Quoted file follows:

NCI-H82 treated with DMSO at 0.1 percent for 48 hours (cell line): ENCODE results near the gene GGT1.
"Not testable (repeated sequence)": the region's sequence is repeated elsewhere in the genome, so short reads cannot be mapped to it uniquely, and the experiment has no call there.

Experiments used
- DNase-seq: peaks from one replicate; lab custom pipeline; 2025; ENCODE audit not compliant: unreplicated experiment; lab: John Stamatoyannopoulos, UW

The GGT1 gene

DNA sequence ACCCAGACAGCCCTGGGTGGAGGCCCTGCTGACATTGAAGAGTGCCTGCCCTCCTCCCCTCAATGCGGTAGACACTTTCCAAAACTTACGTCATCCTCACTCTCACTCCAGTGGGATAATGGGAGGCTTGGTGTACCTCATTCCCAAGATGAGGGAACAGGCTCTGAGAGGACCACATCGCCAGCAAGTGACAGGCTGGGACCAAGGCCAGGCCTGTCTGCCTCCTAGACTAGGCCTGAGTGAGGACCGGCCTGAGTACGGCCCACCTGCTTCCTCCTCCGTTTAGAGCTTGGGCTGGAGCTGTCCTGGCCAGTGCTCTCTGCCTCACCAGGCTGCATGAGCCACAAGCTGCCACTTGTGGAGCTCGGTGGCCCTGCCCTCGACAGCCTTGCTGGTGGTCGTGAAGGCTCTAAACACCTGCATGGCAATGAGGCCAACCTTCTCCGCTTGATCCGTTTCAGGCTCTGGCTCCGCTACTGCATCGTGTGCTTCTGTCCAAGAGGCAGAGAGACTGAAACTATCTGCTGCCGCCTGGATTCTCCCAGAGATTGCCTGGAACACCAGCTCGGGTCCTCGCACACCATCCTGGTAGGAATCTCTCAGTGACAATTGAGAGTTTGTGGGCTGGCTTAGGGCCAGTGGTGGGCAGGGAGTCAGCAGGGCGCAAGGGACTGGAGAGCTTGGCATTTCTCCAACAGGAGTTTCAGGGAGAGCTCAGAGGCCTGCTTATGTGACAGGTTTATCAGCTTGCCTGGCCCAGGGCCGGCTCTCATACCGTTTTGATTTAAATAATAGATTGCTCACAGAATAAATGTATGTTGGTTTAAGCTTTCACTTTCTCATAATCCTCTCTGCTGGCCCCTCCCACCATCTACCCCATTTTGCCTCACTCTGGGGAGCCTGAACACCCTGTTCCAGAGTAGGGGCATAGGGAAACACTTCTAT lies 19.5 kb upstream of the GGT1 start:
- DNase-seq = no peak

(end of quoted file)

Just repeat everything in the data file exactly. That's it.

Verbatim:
NCI-H82 treated with DMSO at 0.1 percent for 48 hours (cell line): ENCODE results near the gene GGT1.
"Not testable (repeated sequence)": the region's sequence is repeated elsewhere in the genome, so short reads cannot be mapped to it uniquely, and the experiment has no call there.

Experiments used
- DNase-seq: peaks from one replicate; lab custom pipeline; 2025; ENCODE audit not compliant: unreplicated experiment; lab: John Stamatoyannopoulos, UW

The GGT1 gene

DNA sequence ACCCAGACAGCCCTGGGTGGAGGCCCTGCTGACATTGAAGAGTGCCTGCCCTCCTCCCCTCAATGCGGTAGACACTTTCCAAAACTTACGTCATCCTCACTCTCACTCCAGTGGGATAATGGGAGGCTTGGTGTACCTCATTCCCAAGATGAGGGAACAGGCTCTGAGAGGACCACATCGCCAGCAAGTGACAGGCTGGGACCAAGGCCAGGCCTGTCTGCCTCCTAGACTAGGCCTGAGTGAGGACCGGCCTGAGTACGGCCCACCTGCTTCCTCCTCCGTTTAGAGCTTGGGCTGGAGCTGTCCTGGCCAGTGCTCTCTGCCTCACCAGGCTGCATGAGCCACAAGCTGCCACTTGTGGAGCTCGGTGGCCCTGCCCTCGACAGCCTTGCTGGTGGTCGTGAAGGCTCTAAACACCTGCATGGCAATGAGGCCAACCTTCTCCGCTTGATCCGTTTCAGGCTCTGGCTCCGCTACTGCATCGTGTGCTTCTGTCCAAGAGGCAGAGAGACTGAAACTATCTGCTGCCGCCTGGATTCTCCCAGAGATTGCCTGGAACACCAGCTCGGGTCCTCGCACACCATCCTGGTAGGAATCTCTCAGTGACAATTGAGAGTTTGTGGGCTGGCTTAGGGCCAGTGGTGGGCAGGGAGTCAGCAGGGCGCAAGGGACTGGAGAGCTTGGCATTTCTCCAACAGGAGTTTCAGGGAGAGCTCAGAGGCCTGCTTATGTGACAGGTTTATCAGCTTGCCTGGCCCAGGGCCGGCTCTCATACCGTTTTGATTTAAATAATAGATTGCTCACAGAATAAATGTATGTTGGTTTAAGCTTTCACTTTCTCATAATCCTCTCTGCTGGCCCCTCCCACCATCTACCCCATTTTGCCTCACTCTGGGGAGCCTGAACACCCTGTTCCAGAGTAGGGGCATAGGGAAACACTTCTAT lies 19.5 kb upstream of the GGT1 start:
- DNase-seq = no peak